We reached Milton-Lockhart some time before the dinner-hour, and Sir Walter appeared among the friends who received him there with much of his old graceful composure of courtesy. He walked about a little — was pleased with the progress made in the new house, and especially commended my brother for having given his bridge “ ribs like Bothwell.” Greenshields was at hand, and he talked to him cheerfully, while the sculptor devoured his features, as under a solemn sense that they were before his eyes for the last time. My brother had taken care to have no company at dinner except two or three near neighbours with whom Sir Walter had been familiar through life, and whose entreaties it had been impossible to resist. One of these was the late Mr Elliott Lockhart of Cleghorn and Borthwickbrae-long member of Parliament for Selkirkshire — the same whose anti-reform address had been preferred to the Sheriff's by the freeholders of that county in the preceding March. But, alas ! very soon after that address was accepted, Borthwickbrae (so Scott always called him from his estate in the Forest) had a shock of paralysis as severe as any his old friend had as yet sustained. He, too, had rallied beyond , expectation, and his family were more hopeful, perhaps, than the other's dared to be. Sir Walter and he had not met for a few years--not since they rode side by side, as I well remember, on a merry day's sport at Bowhill; and I need not tell any one who knew Borthwickbrae, that a finer or more gallant specimen of the Border gentleman than he was in his prime, never cheered a hunting-field. When they now met (heu quantum mutati!) each saw his own case glassed in the other, and neither of their manly hearts could well contain itself as they embraced. Each exerted himself to the utmost — indeed far too much, and they were both tempted to transgress the laws of their physicians.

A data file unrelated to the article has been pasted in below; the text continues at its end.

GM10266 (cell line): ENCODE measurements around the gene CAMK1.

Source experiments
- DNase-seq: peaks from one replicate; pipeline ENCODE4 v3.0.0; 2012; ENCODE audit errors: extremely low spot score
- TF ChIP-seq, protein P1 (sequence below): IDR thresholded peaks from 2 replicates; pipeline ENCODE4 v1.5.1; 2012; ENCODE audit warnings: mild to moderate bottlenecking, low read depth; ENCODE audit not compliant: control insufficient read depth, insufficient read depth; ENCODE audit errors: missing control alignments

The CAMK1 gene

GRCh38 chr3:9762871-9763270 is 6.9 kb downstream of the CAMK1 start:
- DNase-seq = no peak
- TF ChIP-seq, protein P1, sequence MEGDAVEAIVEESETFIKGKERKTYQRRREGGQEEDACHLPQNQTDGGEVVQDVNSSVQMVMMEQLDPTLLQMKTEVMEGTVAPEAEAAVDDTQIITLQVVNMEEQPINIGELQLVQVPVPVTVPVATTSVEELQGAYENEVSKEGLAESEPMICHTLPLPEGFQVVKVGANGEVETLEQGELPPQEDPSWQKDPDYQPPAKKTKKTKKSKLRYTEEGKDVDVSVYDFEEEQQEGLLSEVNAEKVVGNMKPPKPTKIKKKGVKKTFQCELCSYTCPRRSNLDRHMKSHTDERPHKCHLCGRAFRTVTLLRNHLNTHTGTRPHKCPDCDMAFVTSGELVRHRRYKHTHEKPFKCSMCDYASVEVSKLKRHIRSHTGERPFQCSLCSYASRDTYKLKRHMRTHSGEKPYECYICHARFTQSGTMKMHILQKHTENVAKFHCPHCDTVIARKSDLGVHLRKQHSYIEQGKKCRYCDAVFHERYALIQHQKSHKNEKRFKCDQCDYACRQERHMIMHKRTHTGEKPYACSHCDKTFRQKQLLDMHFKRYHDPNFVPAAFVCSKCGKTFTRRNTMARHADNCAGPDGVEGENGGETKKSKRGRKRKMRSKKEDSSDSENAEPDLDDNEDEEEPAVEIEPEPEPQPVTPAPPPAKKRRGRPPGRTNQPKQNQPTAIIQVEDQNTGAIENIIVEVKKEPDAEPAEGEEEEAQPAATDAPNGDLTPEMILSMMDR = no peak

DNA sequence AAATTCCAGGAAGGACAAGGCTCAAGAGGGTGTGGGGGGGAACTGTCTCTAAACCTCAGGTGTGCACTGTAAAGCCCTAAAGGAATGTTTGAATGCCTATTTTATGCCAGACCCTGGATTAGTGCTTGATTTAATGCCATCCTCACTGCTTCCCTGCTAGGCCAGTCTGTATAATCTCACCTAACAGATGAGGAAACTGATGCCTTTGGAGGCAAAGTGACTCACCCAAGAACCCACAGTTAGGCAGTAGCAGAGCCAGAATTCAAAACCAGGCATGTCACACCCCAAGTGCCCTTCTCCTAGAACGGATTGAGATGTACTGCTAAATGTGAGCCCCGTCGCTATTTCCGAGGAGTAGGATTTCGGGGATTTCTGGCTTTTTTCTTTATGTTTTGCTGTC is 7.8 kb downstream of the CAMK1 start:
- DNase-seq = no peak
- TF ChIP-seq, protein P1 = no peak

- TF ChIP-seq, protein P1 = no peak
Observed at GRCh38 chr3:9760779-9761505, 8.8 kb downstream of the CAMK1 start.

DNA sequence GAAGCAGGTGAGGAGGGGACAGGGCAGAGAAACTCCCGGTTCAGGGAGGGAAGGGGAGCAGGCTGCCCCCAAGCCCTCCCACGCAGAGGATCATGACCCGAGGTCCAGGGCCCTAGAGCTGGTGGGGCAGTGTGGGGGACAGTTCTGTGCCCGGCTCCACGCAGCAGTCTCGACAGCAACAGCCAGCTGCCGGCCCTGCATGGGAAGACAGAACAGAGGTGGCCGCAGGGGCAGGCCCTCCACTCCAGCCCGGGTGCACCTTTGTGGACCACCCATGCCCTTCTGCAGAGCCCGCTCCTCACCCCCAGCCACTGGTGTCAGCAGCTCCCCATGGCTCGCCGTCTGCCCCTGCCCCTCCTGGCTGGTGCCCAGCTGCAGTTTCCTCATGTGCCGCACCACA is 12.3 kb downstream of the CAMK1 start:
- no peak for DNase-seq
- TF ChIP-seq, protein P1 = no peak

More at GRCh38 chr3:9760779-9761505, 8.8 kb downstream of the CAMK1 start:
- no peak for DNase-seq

way home, but next morning, at breakfast, came a messenger to inform us that Borthwickbrae, on returning to his own house, fell down in another fit. and was now despaired of. Immediately, although he had intended to remain two days, Sir Walter drew my brother aside, and besought him to lend him horses as far as Lanark, for that he must set off with the least possible delay. He would listen to no persuasions. — “ No, William,” he said, “ this is a sad warning. I must home to work while it is called day; for the night cometh when no man can work. I put that text, many a year ago, on my dial-stone ; but it often preached in vain."*
We started accordingly, and making rather a forced march, reached Abbotsford the same night. During the journey he was more silent than I ever before found him ;— he seemed to be wrapped in thought, and was but seldom roused to take notice of any object we passed. The little he said was mostly about Castle Dangerous, which he now seemed to feel sure he could finish in a fortnight, though his observation of the locality must needs cost the re-writing of several passages in the chapters already put into type.
For two or three weeks he bent himself sedulously
* This dial-stone, which used to stand in front of the old cottage, and is now in the centre of the garden, is inscribed, NTE TAP EPXETAI.